5. 5
    Erik says:

    RE: Azucar @ 3
    Seriously though… the thing about the house is obvious. We talked and talked about when to buy, where to buy, etc. etc. for years. You and your idiot supporters made nothing that I know of. Very doubtful you made anything because my guess is you are a meek male that doesn’t have enough guts to take a chance. Don’t hate on my for that. That is your problem, not mine. I remember when I decided to short sell and you and your kind were super angry at me. You area mirroring your anger you have at yourself onto me. You should be angry at yourselves for not being smart enough to take action. If you stopped attacking me and started letting me teach you, you may actually learn something. Better yet, follow Christian. He did it even better than me because he bought in Capitol Hill before prices really surged there. I imagine he’ll make a killing again and good for him.

    This is enough for one night, I have some reality tv to watch.

  6. 6

    Tim’s Charts With Emphasis on Middle Tier Sales Tells Me

    The real estate market in Seattle is becoming just a predictable horse trader affair. Some trade to move in and some move out to trade elsewhere; but buying in the Seattle area without $500K in previous wealth is ludicrous. This trend should go on for decades, if my hunch is right. An interesting demographic for Seattle area home buying would be the average buyers’ age….I’m guessing 48-68.

  7. 7
    David B. says:

    RE: Erik @ 4 – Protest too much?

  8. 8
    mike says:

    RE: softwarengineer @ 6 – My neighborhood skews a bit older than average and prices are about 50% above the Seattle median, but the recent buyers are mostly in their 30’s and 40’s – some of them, like myself are first time buyers.

    There was one 1970’s fixer with a nice view that sold a year ago just above $800K – I was a little surprised to see the couple that bought it couldn’t have been over 40. I think a lot of these people just bought well a few years ago and were able to roll their equity into a more expensive property. I previously mentioned that one home on my block sold for $850K to a single 30 year old, a first time buyer none the less.

    A less expensive (rather extreme) fixer sold earlier this month for just under $500K – I ran into the couple at the open house and they’re newlyweds in their 20’s.

    Another home about a block from mine, 1-owner, needs quite a bit of work is listed at $625K. While the open house had a lot of older neighbors, the people coming by to tour it with their agents are much younger, most appear to be in their 30’s.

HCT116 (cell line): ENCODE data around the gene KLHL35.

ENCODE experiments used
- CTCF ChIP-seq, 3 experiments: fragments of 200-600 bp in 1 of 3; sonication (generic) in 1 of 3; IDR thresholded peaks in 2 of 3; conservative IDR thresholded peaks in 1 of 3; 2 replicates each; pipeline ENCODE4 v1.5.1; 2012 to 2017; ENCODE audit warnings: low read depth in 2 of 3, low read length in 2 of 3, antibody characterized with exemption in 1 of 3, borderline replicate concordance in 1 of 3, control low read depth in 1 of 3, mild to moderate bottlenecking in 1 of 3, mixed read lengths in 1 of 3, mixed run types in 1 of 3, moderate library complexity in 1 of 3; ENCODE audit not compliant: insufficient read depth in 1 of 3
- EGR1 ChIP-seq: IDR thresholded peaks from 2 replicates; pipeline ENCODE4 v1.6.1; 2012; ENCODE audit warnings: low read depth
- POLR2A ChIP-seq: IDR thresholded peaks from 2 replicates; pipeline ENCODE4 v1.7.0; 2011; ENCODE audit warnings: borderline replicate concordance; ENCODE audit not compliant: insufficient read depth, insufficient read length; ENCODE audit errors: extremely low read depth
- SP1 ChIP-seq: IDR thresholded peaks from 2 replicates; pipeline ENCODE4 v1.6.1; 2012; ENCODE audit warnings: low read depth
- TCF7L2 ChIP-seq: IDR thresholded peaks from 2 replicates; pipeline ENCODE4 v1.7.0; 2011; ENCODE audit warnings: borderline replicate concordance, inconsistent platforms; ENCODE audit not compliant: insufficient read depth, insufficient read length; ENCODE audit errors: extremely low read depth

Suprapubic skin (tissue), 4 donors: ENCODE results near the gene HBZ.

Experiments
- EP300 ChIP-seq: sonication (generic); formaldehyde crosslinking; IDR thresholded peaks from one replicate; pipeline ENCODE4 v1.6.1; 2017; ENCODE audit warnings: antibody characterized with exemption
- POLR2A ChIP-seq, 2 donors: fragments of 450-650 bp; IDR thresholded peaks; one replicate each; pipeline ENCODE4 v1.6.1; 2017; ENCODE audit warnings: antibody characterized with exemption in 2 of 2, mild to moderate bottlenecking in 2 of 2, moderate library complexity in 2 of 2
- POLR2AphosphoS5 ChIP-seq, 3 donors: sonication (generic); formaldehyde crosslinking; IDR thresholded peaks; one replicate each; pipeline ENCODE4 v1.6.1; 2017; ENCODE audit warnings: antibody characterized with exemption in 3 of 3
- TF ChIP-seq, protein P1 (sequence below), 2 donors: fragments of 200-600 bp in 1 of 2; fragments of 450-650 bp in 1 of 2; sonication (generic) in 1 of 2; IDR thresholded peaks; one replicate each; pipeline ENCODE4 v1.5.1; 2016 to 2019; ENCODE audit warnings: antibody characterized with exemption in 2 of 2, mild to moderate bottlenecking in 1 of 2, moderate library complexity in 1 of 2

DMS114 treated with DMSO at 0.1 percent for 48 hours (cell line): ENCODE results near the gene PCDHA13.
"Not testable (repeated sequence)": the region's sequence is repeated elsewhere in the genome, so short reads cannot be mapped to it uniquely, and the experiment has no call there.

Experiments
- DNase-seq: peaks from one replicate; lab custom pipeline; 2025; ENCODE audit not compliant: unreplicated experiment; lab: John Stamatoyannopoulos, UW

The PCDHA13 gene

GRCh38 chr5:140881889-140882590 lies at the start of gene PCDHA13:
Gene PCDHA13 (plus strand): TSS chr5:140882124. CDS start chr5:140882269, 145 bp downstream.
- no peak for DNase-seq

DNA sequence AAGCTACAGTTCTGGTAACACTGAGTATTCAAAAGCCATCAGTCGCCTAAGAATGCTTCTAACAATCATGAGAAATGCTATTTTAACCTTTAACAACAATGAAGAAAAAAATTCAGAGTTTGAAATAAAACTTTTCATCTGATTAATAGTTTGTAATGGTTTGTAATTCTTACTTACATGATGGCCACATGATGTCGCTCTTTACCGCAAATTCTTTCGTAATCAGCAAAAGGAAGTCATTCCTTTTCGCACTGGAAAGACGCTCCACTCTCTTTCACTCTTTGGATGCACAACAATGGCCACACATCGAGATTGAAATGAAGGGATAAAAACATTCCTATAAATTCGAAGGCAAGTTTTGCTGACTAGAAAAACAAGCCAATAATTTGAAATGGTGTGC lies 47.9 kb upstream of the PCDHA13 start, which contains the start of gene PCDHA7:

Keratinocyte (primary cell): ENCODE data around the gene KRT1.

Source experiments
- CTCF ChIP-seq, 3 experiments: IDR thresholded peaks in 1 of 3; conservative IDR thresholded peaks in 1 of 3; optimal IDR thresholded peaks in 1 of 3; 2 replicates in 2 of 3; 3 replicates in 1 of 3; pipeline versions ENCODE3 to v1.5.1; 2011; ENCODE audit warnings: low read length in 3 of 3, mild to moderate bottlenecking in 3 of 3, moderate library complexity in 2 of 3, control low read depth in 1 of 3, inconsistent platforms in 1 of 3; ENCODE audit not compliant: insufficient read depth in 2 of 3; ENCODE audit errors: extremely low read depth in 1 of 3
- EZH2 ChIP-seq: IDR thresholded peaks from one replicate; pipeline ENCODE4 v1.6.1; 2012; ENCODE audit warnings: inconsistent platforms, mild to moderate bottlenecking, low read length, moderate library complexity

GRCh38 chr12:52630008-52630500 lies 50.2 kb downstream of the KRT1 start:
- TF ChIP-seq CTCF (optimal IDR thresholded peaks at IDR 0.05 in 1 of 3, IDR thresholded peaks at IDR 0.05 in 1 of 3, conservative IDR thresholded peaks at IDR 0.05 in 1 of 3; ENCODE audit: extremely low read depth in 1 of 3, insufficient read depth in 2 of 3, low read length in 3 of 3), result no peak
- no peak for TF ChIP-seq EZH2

9. 9
    Tim Deerhawke says:

    By softwarengineer @ 6:

    An interesting demographic for Seattle area home buying would be the average buyers’ age….I’m guessing 48-68.

    I am not sure how you would get this information, but I can tell you that the two transactions I was involved with this past month were not in the 48-68 demographic. Both $1 million plus homes sold to buyers in the 28-35 age range.

    The young buyers are well educated and have double six-figure tech salaries to pay the monthly mortgage. But the healthy six figure downpayment came partially or entirely from Mom and Dad (who, in fact, are in the 48-68 range).

    No doubt this is a very limited sample, but it said a lot to me about the debate in our society about income distribution.

  10. 10

    Its Official Nationally Now and Locally Too

    The normal “Spring Bounce UP” is in reality a “Spring Slump” in home buying….and it definitely wasn’t the weather this time.

    “…Low inventory has been plaguing the nation for nearly a year, as builders are still operating at around half their historical volumes. There are also too few move-up buyers, and the reason for that is manifold: Millions still owe more on their mortgages than their homes are worth, and millions more don’t have enough equity in their homes to afford the cost of moving up or even down to another home. Others may not want to give up the record low mortgage rates they currently have and still more don’t have enough confidence in the economy and their own employment to risk taking on a larger investment….”

    The article even documents the oil industry rich Texas areas are unpredictably sales slumping too….no one is immune….

    Stocks way down two days in row too….no trending here though, normal jitterry market we’ve seen for years now….the Iraq fiasco and Cantor voted out gave the short sellers a negative news reason to sell and in a couple days, buy up bargains….

  11. 11

    RE: Tim Deerhawke @ 9

    Old Family Money

    Is never the same as money you had to sweat and pinch pennies for yourself, I suppose that’s likely why those that can stand on their financial feet without old money from family tend to keep accumulating it, even after retirements. They budget and don’t spend most of it on over-priced stuff. This is why San Francisco and Seattle real estate is so high, sales are made with rich family buyers that got it without earning it.